Electronic Arts published 688 Attack Sub for the PC in 1989 and it was a game I longed for at the time due to my fascination with the early Tom Clancy novels “The Hunt for Red October” and “Red Storm Rising”. The film adaptation of the former was released in 1990 and this coincided with the release of an Amiga port of 688 Attack Sub. Naturally, it didn’t take long for some pocket money to be spent to add this game to my collection.
You captain either a 688-class attack sub (the lead boat being the USS Los Angeles) of the US Navy or a Soviet Navy Alfa-class attack sub. There are ten missions in total, 10 in a 688-class (9 in the USS Los Angeles, one in the USS Dallas) with 6 playable in an Alfa. 6 of the missions can also be played head to head via modem but I couldn’t test that for this review and whilst I still have the Amiga manual (fortuitously for copy protection purposes), in order to play the game today, I am relying upon the PC original.
Graphically, this isn’t a bad title for the period, with a clean interface and plenty of space for the various controls. Two things to comment upon here though. The periscope view is by far the prettiest visual in the game but using it is most missions is practically impossible – you’ll be dead very, very quickly. And when I say pretty, I mean blocky and almost unrecognisable shapes in grey, but it’s better than just looking at the map. You do have an underwater terrain view to add some variety but to be honest, the map is more realistic if the periscope is unavailable. In either periscope or terrain view mode, the screen update speed is rather slow and won’t add much to the excitement. The second point is that when playing as the Alfa captain, the Cyrillic inspired writing is, for me at least, hard to read and prolonged play tended to bring on a headache. The 256 colour VGA graphics are bright but I do suggest staying away from the EGA option – nice for a comparison but not to play with. The less said about the CGA/Hercules options, the better. The later Amiga and Megadrive/Genesis ports naturally used the more limited colour palettes permitted by those formats but the style and detail remained. And that’s pretty much it, aside from some digitised images of key crew members when important information needs to be imparted and the intensely annoying red shaking effect experienced when your sub is hit.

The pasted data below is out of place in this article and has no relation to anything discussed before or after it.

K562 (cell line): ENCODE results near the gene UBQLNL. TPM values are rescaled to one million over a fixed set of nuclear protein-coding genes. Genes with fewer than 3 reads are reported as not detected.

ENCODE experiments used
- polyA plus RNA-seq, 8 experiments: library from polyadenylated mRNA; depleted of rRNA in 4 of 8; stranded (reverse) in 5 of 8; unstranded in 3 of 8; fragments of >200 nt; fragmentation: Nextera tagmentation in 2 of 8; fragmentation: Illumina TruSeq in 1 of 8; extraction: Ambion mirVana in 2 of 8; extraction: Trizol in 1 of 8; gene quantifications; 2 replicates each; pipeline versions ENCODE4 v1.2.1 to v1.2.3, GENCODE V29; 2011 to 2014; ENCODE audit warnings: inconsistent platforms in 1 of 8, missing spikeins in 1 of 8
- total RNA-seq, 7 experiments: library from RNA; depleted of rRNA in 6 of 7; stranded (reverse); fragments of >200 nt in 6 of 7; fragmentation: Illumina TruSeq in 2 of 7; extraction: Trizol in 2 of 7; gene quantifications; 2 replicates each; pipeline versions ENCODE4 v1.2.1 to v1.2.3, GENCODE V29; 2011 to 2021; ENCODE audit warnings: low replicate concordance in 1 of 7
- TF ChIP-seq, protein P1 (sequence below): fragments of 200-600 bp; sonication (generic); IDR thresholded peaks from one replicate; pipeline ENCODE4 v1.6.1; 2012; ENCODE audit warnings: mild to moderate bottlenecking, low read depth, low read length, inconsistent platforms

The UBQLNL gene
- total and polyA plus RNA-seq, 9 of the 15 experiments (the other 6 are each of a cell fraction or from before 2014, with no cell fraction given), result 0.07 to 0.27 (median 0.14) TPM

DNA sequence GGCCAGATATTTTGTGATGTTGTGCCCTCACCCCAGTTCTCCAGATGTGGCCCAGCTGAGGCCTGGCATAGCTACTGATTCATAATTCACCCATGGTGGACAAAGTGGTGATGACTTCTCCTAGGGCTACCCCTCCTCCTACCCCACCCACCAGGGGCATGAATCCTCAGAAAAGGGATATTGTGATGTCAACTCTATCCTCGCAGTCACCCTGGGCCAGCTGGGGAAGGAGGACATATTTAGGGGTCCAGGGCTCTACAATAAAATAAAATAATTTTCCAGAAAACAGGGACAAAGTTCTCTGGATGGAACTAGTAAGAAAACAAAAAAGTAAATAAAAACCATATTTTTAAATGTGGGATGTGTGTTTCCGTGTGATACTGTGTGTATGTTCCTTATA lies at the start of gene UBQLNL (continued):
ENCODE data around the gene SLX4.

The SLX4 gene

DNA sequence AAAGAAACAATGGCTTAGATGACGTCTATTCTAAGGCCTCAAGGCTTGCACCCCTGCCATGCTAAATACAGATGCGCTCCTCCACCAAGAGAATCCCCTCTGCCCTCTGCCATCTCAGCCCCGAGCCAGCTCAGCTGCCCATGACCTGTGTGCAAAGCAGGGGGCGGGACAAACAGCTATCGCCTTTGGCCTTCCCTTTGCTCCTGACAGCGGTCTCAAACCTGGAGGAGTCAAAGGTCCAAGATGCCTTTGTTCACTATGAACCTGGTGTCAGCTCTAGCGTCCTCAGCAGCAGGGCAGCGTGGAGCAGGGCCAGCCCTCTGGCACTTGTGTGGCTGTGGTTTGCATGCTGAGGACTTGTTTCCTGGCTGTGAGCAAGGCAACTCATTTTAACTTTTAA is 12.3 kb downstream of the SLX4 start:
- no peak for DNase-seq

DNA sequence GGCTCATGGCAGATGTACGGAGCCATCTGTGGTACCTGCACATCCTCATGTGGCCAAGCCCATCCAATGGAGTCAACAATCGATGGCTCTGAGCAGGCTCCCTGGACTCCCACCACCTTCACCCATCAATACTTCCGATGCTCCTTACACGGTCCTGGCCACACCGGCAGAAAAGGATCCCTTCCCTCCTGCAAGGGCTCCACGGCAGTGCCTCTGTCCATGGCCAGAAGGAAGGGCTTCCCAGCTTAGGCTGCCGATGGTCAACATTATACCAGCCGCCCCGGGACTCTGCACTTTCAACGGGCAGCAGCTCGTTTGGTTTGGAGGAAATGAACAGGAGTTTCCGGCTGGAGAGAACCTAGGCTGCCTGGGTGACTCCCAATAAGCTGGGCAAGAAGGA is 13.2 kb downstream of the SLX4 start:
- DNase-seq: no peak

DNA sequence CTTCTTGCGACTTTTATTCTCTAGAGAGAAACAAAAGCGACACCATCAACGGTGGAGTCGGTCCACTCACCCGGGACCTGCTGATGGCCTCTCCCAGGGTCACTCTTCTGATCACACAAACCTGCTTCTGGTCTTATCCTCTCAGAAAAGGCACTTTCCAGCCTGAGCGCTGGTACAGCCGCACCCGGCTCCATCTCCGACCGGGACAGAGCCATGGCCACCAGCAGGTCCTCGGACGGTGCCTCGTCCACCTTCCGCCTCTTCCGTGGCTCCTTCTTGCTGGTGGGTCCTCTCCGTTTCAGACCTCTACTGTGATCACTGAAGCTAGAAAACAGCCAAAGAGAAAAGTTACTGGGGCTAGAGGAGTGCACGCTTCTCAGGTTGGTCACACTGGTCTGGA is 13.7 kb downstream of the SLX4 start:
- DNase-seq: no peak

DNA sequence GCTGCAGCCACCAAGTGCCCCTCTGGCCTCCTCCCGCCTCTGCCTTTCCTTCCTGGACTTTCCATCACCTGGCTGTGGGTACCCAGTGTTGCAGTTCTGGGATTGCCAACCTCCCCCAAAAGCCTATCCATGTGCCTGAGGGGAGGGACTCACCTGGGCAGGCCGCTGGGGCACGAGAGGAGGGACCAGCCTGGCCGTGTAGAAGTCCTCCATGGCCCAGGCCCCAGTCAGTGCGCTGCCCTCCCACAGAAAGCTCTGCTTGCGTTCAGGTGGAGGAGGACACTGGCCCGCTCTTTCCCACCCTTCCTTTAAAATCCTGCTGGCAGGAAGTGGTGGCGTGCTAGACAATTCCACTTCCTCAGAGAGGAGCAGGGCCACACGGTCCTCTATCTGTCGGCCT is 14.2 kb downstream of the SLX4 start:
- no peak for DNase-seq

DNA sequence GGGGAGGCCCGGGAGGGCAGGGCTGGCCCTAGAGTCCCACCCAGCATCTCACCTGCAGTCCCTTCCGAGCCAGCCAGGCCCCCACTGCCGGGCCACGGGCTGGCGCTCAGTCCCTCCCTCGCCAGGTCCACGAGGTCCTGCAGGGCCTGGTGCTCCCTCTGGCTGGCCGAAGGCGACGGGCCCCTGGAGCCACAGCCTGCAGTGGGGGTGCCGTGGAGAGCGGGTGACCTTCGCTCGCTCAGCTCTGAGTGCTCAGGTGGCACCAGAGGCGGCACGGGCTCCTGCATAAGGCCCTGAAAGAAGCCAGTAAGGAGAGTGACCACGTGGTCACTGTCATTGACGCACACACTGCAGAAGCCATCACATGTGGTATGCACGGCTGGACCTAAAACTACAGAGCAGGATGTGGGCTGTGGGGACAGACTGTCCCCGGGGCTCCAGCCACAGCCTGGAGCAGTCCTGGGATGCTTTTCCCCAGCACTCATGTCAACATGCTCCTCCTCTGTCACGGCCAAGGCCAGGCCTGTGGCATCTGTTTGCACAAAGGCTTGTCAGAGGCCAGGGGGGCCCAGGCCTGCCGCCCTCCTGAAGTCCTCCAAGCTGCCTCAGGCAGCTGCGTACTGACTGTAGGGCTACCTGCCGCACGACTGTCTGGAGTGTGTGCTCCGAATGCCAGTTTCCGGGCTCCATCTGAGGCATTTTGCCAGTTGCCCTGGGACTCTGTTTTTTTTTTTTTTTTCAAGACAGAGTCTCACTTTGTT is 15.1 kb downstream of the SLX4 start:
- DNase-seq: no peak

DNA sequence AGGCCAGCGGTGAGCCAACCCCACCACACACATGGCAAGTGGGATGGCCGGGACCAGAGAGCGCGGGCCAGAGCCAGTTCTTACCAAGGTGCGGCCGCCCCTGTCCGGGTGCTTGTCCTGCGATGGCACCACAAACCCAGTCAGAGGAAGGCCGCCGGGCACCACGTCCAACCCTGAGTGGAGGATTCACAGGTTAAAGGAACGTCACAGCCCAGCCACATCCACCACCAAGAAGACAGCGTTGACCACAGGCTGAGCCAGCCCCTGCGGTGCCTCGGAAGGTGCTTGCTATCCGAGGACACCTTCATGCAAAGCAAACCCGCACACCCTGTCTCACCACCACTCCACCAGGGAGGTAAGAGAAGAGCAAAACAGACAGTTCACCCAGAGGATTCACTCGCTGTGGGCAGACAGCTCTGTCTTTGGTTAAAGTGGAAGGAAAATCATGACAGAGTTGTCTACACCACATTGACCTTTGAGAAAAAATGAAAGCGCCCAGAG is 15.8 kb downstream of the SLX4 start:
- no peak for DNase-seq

Sound wise, it’s very bare bones, with a bit of a theme and then sound effects which are functional. Keep the volume low mind, as the effects are rather harsh on the ears.
Gameplay then, and this is where 688 scores highly with me. The initial training mission is basically a chance to get used to commanding the sub and navigating the various screens, admiring the “detailed” ships if you wish. From there, even on the basic difficulty level (the Advanced level is far harder), each mission will take a fair bit of trial and error to complete successfully. That is not to say that it is unfair, far from it, and each time I failed, I already had half a clue as to what I had done wrong. Some of the more complex missions can last an hour or two, even with the game’s built in time compression and I found it easy to lose myself in a mission. There is atmosphere a plenty here and I was surprised how engrossing I found this game to be after so long had passed since last playing it.
It must be said that this is not a “serious” simulation. The manual notes that weapon ranges have been artificially shortened and it is certainly true that, unlike the later SSN-21, it doesn’t feel like you have to be a time-served sonar operator to understand what you are doing. The manual is a thing of wonder though, filled with explanations of how then-modern submarines worked, tactics and strategies, and technical information at a level suitable for the game. This is a great manual and you’ll know more about sonar detection through thermoclines and the proper use of baffles than you ever thought possible. The mission briefings are well written too and truly this is a joy to read before you even think of playing the game.
688 Attack Sub stands up really well for a 30 year old title and, if you want to give it a spin, I’d recommend the PC original first, followed by the Amiga port, then the Megadrive/Genesis version, if only for the fact that a mouse and keyboard make this game much easier to play – you’ll get used to the keyboard short cuts very quickly. This has, for me, been a long overdue review of one of my favourite games from when I was a teenager. Dated though the presentation and world setting are, the gameplay remains as fresh as ever.
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Engrossing gameplay and highly atmospheric, 688 Attack Sub stands out even after 30 years.